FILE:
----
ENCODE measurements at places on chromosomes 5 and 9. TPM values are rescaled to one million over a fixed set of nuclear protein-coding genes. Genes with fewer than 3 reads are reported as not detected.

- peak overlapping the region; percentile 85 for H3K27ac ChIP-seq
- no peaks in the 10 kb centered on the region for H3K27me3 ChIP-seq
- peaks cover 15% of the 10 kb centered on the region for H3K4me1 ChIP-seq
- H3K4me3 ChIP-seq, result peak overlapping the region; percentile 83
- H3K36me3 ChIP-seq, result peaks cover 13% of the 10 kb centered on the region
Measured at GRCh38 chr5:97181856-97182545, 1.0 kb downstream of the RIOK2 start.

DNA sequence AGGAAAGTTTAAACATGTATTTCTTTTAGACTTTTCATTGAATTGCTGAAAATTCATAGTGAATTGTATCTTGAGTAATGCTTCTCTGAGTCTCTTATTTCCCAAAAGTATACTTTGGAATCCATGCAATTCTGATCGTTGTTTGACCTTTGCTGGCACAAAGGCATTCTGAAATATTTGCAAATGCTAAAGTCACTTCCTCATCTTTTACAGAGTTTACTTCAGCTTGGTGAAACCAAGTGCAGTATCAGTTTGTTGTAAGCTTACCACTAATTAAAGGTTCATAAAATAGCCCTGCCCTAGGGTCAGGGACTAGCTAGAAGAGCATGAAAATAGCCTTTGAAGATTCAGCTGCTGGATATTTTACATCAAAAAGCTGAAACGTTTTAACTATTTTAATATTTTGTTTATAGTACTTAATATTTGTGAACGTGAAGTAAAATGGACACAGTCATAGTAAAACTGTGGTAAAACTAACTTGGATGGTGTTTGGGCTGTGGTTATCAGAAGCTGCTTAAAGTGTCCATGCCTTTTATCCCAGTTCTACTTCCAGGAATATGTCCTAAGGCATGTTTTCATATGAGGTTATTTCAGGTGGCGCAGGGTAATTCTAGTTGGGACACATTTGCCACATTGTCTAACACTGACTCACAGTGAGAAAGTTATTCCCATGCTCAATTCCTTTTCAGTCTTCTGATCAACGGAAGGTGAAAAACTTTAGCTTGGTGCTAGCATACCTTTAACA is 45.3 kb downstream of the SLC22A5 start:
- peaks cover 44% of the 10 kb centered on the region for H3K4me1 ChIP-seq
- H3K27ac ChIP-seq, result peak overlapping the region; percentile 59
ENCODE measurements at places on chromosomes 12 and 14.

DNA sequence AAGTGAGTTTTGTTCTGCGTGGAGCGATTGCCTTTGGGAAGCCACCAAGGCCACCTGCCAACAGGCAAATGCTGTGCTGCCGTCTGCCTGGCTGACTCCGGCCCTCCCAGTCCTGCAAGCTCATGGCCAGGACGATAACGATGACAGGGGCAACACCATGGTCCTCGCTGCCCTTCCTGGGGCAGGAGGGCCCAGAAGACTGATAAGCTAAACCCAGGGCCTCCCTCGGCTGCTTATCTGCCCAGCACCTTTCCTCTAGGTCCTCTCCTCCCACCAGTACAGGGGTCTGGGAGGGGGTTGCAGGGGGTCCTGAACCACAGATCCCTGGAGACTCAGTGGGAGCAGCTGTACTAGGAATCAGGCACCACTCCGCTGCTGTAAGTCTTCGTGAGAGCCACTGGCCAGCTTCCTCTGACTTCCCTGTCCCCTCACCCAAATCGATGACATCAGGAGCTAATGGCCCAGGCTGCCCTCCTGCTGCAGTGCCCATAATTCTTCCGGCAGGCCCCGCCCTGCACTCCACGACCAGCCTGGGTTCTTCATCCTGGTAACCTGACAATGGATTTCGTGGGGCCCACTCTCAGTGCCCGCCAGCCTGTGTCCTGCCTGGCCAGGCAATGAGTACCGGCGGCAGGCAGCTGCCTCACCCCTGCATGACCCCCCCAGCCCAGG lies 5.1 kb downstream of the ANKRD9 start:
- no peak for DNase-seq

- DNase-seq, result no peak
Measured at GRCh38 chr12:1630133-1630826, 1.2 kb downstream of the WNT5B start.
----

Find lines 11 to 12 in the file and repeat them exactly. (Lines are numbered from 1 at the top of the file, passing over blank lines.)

ENCODE measurements at places on chromosomes 12 and 14.

DNA sequence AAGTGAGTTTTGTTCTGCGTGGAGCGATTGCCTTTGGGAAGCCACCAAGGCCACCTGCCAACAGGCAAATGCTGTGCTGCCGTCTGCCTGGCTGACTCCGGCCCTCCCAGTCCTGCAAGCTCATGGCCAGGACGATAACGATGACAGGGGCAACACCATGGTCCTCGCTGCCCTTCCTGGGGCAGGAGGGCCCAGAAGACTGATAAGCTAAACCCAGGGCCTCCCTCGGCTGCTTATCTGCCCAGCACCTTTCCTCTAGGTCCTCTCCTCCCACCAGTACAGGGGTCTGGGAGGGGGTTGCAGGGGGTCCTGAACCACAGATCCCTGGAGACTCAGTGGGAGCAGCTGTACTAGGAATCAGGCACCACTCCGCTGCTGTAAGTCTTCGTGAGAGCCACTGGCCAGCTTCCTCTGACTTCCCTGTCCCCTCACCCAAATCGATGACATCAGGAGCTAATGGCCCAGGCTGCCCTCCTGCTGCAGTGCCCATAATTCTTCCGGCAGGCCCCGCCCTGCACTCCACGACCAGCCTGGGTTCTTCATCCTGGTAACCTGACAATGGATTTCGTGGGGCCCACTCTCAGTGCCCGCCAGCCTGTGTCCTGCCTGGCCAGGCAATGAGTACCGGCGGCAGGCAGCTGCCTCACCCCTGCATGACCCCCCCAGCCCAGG lies 5.1 kb downstream of the ANKRD9 start: